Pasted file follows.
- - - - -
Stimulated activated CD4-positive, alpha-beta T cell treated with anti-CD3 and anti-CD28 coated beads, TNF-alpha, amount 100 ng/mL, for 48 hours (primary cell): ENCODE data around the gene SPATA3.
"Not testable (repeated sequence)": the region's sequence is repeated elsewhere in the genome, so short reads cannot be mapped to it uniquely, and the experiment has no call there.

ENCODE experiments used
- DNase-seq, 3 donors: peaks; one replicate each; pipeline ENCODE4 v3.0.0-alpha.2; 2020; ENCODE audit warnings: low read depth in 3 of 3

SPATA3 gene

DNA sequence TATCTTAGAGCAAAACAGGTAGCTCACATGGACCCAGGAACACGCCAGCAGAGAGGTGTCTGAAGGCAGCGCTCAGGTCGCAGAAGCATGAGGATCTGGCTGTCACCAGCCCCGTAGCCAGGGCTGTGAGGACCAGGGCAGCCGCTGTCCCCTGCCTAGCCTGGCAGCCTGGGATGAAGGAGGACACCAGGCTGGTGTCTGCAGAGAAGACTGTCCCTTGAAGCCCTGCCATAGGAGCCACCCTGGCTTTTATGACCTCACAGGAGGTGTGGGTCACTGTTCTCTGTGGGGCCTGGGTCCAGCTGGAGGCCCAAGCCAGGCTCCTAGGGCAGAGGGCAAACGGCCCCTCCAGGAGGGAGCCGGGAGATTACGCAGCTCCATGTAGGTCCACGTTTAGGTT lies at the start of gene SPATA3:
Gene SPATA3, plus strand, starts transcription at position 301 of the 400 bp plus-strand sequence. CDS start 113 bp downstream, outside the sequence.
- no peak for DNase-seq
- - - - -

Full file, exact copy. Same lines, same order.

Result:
Stimulated activated CD4-positive, alpha-beta T cell treated with anti-CD3 and anti-CD28 coated beads, TNF-alpha, amount 100 ng/mL, for 48 hours (primary cell): ENCODE data around the gene SPATA3.
"Not testable (repeated sequence)": the region's sequence is repeated elsewhere in the genome, so short reads cannot be mapped to it uniquely, and the experiment has no call there.

ENCODE experiments used
- DNase-seq, 3 donors: peaks; one replicate each; pipeline ENCODE4 v3.0.0-alpha.2; 2020; ENCODE audit warnings: low read depth in 3 of 3

SPATA3 gene

DNA sequence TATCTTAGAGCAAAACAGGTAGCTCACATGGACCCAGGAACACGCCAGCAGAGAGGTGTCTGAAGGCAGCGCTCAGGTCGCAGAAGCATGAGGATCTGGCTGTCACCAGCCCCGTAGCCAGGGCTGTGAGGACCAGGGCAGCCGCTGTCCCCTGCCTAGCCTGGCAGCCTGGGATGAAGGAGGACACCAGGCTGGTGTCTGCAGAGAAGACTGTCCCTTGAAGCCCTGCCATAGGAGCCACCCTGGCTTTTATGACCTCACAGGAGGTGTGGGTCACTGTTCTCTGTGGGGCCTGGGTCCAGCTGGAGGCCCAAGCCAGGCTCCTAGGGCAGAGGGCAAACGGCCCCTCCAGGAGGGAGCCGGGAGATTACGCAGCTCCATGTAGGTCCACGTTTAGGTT lies at the start of gene SPATA3:
Gene SPATA3, plus strand, starts transcription at position 301 of the 400 bp plus-strand sequence. CDS start 113 bp downstream, outside the sequence.
- no peak for DNase-seq